China’s factory activity grew at the slowest pace in five months in January, hit by a wave of domestic coronavirus infections, but still in line with the ongoing recovery in the world’s second-largest economy.
The official manufacturing Purchasing Manager’s Index (PMI) fell to 51.3 in January from 51.9 in December, the National Bureau of Statistics said in a statement on Sunday.
It remained above the 50-point mark that separates growth from contraction on a monthly basis but was below the 51.6 expected in analyst forecasts.
In January, mainland China reported more than 2000 local cases of coronavirus.
While the number was small compared with other countries, authorities were concerned about transmission risks during the Lunar New Year travel rush – the world’s biggest annual human migration spanning 40 days from January to February.
During the month several large cities were locked down with tens of millions tested for COVID-19, interrupting factory activity and weighing on the services sector, including logistics and transportation.
“The recent localised epidemic has had a certain impact on the production and operation of some enterprises, and the overall expansion of the manufacturing industry has slowed,” said statistics bureau official Zhao Qinghe.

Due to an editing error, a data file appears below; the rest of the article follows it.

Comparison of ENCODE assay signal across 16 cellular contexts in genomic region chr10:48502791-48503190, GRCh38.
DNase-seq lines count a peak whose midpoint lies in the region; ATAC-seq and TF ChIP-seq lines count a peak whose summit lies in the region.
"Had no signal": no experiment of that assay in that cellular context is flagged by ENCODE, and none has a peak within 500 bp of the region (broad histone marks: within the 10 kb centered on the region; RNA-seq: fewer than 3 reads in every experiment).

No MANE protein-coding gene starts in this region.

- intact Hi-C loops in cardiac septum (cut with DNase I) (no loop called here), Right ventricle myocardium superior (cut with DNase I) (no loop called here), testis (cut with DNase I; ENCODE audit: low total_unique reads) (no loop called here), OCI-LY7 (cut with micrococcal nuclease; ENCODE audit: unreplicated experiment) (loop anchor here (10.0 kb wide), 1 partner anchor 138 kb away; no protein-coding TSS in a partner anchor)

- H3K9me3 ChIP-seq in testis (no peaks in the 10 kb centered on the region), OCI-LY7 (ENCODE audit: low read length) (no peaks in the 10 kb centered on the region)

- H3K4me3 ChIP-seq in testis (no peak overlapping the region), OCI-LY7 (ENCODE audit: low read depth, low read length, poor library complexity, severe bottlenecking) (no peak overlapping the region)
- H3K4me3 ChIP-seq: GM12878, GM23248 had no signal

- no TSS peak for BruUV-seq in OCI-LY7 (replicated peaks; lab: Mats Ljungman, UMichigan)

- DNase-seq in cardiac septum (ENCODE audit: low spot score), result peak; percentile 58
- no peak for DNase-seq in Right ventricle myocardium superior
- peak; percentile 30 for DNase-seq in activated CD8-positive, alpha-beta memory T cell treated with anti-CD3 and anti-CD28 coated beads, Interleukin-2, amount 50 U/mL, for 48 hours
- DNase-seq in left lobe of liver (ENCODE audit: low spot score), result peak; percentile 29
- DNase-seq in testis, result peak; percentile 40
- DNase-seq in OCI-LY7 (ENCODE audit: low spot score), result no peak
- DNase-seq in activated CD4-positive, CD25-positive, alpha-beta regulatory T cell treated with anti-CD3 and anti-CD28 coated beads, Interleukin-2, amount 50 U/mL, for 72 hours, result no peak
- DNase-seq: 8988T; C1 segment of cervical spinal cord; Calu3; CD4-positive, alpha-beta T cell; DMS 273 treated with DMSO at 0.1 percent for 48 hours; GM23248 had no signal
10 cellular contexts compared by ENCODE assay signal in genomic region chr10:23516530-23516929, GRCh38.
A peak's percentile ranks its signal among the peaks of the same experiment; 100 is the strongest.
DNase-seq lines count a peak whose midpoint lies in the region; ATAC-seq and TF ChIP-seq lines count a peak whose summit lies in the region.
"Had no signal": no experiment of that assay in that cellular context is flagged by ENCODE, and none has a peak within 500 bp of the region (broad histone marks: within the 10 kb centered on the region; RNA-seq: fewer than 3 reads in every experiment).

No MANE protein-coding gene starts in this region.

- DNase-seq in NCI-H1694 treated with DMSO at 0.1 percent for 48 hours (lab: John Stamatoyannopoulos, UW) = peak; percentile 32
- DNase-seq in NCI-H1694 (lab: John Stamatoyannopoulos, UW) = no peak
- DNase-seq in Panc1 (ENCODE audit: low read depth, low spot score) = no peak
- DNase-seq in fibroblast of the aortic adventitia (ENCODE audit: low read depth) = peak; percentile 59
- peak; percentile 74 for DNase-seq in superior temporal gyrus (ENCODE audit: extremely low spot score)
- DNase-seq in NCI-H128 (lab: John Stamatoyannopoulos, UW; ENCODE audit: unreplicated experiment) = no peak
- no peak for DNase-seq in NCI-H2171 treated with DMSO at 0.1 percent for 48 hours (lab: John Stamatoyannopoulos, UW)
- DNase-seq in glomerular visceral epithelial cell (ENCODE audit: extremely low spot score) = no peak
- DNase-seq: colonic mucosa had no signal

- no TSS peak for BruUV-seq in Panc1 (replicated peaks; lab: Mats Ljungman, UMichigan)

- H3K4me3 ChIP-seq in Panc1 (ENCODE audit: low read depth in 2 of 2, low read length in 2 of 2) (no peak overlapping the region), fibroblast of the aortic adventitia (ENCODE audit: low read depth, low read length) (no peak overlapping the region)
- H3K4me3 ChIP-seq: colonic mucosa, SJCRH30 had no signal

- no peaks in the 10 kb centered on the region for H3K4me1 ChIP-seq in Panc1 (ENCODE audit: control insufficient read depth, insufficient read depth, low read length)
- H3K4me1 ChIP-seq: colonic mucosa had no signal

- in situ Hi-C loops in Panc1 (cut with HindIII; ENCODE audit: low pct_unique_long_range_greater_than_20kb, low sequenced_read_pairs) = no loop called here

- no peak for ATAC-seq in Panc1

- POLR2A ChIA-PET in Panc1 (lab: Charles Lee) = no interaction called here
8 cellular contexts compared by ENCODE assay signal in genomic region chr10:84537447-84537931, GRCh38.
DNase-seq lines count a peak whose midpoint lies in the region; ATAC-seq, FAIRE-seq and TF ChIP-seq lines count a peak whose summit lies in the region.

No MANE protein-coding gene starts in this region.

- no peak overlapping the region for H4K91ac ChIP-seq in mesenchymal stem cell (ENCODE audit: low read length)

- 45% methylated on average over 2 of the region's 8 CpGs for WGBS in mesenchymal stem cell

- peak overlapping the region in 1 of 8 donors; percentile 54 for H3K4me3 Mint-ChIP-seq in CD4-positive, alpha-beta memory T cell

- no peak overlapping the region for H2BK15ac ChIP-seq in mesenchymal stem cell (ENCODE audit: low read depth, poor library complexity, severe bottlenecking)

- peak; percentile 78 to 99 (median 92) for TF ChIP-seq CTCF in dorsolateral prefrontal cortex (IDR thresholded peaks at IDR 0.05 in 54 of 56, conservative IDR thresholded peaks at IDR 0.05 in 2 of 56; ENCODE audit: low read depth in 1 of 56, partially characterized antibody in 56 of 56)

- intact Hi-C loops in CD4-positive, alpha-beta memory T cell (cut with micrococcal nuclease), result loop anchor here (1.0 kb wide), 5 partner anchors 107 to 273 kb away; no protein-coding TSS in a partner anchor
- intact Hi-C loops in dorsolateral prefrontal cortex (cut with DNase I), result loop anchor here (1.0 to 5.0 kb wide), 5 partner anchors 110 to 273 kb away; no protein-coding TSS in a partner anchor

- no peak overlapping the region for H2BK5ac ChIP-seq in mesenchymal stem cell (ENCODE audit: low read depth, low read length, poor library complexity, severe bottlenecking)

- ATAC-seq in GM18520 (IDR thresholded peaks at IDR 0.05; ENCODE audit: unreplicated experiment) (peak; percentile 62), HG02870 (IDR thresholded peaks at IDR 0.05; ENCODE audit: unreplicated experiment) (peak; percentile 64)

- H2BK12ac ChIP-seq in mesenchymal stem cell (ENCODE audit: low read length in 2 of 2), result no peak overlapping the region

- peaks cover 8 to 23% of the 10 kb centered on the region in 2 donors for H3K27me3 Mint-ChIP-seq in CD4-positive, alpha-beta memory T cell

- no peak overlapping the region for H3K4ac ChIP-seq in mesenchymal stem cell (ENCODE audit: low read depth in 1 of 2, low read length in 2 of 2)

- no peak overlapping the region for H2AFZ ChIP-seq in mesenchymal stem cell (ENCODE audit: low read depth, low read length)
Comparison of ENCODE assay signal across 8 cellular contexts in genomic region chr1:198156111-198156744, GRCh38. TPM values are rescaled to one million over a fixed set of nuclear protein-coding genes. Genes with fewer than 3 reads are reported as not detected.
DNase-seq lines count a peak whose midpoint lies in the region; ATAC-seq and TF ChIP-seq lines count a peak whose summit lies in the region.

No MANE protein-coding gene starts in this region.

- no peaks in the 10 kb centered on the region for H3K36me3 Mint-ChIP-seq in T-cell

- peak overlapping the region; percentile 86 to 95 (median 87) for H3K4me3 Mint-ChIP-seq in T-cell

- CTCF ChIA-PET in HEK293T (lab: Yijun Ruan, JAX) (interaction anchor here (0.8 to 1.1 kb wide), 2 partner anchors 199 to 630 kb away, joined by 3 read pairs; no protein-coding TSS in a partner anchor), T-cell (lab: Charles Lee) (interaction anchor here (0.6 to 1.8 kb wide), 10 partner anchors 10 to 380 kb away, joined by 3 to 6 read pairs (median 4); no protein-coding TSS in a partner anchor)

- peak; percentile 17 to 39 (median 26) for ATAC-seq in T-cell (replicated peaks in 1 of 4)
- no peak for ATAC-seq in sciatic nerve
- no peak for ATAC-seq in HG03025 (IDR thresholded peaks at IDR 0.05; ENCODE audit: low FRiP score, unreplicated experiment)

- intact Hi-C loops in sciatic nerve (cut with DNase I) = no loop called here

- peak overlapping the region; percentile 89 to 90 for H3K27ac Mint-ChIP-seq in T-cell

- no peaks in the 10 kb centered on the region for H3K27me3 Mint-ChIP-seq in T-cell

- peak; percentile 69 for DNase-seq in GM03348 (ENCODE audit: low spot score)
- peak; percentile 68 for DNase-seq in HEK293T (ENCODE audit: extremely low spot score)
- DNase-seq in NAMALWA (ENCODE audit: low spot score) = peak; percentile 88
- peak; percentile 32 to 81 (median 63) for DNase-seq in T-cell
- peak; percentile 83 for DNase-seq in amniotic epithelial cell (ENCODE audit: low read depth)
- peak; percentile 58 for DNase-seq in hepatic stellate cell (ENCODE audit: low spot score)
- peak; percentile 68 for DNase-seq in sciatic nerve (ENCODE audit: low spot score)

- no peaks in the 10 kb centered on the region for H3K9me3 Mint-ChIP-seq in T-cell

“The period before and after the Lunar New Year is also traditionally an off-season for the country’s manufacturing industry,” Zhao said in an accompanying statement.
The new coronavirus outbreak, mostly in the north, is expected to be a temporary restraining factor while China’s vast industrial sector continues to find strength in resilient export demand.
The official PMI, which largely focuses on big and state-owned firms, showed the sub-index for new export orders stood at 50.2, expanding for the fifth straight month, though down from 51.3 in December.
Economic indicators ranging from trade to producer prices all suggest a further pickup in the industrial sector.
A sub-index for small firm activity stood at 49.4 in January, up from December’s 48.8.
China’s gross domestic product grew 2.3 per cent on year in 2020, making it the only major economy to dodge a contraction last year as many nations struggled to contain the COVID-19 pandemic.